Failure to secure gas cap leads to engine failure

Aircraft: Beech A36. Injuries: None. Location: Rock Springs, Wyo. Aircraft damage:  Substantial.

What reportedly happened: The pilot reported that the flight was uneventful, so she continued past her original destination to another airport. Shortly thereafter, she noticed fuel streaming from the left fuel tank cap and noted that the left fuel tank gauge indicated that the tank was about 3/4 full.

She continued the flight toward the new destination while continuing to use fuel from the left fuel tank. As the airplane neared the destination the fuel tank gauge indicated the tank was about 1/2 full. The airplane was at an altitude of about 1,500 AGL when the engine lost power.

The pilot switched fuel tanks and advanced both the throttle and mixture control levers in attempt to restore engine power, but the engine did not restart. She made  an off-airport landing to an open field.

During a post-accident interview, she stated that the fuel cap was not secured properly after refueling. As a result, fuel was siphoned from that fuel tank during the flight. Further, because she had chosen to continue operating on that fuel tank, the engine lost power due to fuel starvation. Investigators determined pressure differential likely resulted in the inaccurate fuel gauge indication.

Probable cause: The total loss of engine power due to fuel starvation because of the incorrectly installed fuel cap. Contributing to the accident was the pilot’s decision to continue the flight using fuel from the left fuel tank after she observed fuel streaming from the left fuel tank cap.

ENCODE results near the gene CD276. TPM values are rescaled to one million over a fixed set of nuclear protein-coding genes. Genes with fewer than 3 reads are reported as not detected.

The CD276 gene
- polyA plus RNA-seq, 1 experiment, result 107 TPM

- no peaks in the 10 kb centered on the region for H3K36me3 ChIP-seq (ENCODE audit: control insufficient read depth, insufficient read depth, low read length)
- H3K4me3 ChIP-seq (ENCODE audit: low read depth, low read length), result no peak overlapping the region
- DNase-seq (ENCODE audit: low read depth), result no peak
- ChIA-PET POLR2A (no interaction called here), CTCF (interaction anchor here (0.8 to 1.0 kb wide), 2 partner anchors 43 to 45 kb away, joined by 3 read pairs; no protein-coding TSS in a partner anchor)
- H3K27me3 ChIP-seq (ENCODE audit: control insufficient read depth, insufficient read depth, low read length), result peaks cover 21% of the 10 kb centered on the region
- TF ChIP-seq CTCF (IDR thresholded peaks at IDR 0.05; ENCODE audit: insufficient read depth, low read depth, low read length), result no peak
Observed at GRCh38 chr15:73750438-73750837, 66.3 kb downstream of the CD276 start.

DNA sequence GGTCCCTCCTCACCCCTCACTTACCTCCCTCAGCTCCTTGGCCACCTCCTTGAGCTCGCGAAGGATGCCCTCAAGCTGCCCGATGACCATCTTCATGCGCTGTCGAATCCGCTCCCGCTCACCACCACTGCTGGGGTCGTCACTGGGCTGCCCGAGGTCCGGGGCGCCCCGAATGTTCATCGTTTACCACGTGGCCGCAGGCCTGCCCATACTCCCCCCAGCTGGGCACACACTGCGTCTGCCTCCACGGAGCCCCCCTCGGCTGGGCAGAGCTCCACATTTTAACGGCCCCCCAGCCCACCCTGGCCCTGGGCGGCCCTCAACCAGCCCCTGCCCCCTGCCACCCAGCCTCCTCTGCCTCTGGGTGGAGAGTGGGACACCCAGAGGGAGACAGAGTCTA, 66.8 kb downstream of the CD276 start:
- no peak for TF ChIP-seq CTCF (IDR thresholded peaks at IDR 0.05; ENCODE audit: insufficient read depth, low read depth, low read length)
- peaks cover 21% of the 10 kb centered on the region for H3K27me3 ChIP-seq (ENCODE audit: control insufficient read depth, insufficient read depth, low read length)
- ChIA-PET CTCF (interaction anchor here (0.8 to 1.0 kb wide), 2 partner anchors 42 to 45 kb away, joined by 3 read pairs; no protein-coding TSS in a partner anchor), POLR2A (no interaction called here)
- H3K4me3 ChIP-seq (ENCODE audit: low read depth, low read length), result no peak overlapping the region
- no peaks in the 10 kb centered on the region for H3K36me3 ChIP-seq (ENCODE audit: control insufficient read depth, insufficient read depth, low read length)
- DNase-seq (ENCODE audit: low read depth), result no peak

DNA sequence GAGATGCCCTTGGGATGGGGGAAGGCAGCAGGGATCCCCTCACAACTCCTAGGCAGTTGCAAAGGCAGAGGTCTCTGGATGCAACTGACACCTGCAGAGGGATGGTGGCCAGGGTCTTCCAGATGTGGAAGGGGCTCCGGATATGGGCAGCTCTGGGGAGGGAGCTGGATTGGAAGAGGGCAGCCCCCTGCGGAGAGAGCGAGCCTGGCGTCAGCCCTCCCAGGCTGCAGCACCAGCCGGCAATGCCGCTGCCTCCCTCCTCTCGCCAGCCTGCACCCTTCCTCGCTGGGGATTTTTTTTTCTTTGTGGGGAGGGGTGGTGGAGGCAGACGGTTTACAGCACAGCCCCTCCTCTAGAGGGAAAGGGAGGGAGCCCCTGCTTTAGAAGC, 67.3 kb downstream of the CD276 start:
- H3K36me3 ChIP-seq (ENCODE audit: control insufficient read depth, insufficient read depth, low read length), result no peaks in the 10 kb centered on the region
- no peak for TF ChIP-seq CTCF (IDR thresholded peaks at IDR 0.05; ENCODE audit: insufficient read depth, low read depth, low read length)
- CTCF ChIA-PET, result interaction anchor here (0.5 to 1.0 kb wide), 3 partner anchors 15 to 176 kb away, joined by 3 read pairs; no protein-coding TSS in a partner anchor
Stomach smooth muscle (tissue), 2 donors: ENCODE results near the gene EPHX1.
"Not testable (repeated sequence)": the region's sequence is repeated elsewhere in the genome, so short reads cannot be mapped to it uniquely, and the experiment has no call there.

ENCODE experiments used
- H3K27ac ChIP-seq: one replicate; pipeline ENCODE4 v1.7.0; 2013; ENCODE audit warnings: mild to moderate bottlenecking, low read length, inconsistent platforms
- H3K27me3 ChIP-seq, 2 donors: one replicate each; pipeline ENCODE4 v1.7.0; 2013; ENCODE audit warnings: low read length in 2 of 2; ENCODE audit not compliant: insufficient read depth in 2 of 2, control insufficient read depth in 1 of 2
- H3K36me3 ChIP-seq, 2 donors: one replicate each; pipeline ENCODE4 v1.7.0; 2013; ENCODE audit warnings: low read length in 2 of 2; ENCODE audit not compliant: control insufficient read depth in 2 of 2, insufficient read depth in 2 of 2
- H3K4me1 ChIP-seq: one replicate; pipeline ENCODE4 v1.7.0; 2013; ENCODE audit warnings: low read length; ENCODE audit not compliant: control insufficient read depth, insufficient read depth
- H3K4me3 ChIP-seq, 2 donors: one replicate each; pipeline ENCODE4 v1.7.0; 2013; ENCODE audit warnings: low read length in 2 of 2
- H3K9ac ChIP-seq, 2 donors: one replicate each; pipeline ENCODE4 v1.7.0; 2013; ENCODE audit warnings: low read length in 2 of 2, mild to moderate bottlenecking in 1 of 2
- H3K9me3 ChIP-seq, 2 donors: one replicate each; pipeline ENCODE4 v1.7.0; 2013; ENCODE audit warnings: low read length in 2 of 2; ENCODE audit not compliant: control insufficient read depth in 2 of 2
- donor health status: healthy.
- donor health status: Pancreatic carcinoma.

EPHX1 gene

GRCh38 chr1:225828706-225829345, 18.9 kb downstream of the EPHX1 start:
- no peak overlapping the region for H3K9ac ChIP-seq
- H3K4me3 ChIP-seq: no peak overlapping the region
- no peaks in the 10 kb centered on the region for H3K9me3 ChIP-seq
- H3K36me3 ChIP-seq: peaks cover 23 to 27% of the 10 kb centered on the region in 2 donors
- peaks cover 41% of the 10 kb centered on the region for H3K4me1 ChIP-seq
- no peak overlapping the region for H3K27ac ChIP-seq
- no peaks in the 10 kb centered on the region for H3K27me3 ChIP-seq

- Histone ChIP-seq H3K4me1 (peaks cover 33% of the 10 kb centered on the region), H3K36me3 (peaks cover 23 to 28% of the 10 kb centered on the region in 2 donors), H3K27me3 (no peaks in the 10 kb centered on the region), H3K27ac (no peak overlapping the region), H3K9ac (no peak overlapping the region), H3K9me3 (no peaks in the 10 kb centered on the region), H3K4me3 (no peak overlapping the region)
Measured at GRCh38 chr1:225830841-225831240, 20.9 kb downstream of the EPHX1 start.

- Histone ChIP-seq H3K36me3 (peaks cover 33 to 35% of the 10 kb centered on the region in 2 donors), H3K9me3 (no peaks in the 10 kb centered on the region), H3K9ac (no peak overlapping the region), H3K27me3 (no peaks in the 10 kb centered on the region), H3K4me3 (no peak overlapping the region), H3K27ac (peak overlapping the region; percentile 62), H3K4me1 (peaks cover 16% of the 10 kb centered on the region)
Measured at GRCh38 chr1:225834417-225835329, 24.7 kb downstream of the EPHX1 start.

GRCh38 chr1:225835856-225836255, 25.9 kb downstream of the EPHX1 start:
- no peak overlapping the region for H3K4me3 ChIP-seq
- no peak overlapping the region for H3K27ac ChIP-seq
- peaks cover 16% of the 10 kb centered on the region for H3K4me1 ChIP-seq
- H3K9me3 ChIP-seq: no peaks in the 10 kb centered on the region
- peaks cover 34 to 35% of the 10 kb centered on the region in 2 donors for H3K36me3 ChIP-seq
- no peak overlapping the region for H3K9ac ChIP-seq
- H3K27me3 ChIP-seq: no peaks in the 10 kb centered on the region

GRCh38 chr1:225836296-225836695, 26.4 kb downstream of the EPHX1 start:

NTSB Identification: WPR12LA309 

This June 2012 accident report is are provided by the National Transportation Safety Board. Published as an educational tool, it is intended to help pilots learn from the misfortunes of others.

Comments

  1. Rudy, don’t care what you have to say on any subject. You and your “truth” are bottom feeders. A little lower than burnt motor oil or your esteemed bed pans. But keep on maybe the medical community will one day find a cure for what ills you.

  2. *Uh-Oh correction deflection: age 45 and under Pvt……..

  3. Okay lady, you were still in ‘pre-flight’ mode when you noted the unsecured fuel tank cap….okayy. (Hey Tom and Sweepee, the FAA concurred with the Amer Med Docs today to maintain the ’3rd’ as it now stands…..like we told ya’ go for the modification to lengthen the period of validity to four or five years for age 45 or older Pvt aviators as a negotiation point…and even stick a ’3rd’ on the Over 45 age light sport aviators for about four years validity periods….it won’t break ‘em…)

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